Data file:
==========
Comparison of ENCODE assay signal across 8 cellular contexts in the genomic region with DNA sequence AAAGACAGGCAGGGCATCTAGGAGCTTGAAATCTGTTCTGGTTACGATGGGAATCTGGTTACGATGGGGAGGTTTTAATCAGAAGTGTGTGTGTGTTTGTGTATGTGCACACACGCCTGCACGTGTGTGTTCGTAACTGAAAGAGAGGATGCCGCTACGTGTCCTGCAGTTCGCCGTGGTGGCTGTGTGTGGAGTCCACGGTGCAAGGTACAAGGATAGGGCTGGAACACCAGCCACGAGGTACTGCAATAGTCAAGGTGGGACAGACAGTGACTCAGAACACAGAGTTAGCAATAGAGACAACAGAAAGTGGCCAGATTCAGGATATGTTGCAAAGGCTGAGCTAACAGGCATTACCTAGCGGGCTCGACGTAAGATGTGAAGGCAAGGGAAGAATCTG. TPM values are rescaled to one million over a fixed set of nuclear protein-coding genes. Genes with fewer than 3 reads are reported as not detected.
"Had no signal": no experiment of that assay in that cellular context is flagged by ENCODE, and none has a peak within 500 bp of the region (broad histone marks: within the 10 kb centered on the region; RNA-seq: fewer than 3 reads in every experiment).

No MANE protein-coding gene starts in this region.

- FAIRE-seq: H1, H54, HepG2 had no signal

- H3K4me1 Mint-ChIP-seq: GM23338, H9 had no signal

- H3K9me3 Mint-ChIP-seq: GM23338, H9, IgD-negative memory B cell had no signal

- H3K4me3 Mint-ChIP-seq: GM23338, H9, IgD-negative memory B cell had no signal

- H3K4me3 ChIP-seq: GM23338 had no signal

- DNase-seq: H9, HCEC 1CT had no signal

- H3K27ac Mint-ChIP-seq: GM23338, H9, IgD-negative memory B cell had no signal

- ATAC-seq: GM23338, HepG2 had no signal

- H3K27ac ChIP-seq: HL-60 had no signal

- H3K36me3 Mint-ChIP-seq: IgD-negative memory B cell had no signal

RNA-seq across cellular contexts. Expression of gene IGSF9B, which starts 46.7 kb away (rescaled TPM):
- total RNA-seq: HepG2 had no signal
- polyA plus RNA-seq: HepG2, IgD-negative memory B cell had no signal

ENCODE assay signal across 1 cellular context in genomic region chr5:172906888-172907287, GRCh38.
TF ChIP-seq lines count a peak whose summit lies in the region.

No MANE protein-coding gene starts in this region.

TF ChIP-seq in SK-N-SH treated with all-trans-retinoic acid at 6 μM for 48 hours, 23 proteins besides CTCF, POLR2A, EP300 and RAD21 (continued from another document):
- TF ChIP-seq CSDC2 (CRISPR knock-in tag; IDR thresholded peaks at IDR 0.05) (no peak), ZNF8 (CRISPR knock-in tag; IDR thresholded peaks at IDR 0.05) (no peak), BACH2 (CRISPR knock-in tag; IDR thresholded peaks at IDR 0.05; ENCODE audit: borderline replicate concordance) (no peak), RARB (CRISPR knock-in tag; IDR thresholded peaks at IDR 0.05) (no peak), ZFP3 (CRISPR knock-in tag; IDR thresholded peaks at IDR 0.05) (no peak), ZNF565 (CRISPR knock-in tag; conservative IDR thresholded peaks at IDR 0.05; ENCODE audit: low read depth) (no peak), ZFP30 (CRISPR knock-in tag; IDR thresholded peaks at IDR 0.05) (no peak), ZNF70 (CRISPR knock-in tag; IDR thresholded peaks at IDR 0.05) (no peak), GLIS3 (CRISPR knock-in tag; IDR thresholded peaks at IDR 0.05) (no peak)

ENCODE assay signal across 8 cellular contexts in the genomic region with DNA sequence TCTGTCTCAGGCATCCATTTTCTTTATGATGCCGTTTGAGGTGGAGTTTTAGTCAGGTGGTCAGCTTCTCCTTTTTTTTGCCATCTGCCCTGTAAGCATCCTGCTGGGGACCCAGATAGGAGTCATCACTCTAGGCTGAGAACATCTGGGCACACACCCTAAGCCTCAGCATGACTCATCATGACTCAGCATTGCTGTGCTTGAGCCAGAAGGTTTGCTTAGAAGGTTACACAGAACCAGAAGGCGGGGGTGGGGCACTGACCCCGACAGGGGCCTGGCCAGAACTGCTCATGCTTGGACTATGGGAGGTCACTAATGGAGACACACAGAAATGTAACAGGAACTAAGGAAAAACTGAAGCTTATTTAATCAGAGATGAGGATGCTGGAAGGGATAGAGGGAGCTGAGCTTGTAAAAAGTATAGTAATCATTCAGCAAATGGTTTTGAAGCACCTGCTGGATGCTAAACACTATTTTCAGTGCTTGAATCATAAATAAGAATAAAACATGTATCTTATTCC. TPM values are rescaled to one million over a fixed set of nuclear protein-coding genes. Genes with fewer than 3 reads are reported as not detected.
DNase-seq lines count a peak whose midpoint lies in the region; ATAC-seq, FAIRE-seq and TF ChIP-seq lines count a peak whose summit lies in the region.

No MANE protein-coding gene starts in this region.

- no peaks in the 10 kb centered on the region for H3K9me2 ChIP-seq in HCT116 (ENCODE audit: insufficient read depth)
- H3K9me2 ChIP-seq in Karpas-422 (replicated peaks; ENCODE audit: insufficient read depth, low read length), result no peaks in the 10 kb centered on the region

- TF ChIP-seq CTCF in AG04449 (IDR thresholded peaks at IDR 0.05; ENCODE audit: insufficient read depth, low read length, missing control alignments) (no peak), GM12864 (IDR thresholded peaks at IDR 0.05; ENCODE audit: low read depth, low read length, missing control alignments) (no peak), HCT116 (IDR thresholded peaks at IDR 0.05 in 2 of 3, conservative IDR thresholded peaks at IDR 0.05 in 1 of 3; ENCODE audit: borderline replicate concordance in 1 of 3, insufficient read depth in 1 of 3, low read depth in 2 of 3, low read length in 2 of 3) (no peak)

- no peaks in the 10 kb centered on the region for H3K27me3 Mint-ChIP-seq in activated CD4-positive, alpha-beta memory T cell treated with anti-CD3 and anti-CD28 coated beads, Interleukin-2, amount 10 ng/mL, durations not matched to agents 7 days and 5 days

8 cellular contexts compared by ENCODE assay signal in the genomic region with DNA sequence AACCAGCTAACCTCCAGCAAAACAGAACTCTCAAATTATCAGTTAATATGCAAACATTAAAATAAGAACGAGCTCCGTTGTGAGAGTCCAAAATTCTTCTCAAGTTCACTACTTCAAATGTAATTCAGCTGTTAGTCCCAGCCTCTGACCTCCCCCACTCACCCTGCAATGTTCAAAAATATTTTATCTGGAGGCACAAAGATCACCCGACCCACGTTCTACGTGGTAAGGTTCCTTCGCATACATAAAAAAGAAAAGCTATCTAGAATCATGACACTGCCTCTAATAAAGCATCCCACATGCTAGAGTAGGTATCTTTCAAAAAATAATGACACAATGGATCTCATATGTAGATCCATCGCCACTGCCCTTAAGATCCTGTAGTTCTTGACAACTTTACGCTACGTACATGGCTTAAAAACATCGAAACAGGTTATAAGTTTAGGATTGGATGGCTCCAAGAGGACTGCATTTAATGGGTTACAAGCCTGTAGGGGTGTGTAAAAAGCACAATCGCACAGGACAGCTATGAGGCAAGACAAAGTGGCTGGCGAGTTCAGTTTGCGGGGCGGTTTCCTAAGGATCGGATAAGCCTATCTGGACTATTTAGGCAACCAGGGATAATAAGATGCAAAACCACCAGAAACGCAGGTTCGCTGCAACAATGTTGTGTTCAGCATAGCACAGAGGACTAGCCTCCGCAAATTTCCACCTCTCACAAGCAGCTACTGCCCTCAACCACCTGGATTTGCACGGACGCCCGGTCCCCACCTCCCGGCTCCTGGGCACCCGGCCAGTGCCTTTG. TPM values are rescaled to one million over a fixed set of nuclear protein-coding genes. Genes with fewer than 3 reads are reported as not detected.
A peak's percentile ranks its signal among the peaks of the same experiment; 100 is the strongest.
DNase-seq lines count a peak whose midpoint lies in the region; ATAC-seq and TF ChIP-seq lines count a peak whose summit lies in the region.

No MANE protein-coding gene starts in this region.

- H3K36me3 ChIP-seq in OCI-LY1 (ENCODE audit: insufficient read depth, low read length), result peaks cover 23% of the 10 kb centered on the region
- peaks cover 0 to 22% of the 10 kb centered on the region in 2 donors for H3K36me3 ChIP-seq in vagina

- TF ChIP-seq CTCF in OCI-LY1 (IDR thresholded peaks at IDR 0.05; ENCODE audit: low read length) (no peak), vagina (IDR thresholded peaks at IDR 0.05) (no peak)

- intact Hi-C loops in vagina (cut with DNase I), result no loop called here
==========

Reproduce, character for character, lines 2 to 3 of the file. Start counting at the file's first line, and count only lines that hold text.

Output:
"Had no signal": no experiment of that assay in that cellular context is flagged by ENCODE, and none has a peak within 500 bp of the region (broad histone marks: within the 10 kb centered on the region; RNA-seq: fewer than 3 reads in every experiment).

No MANE protein-coding gene starts in this region.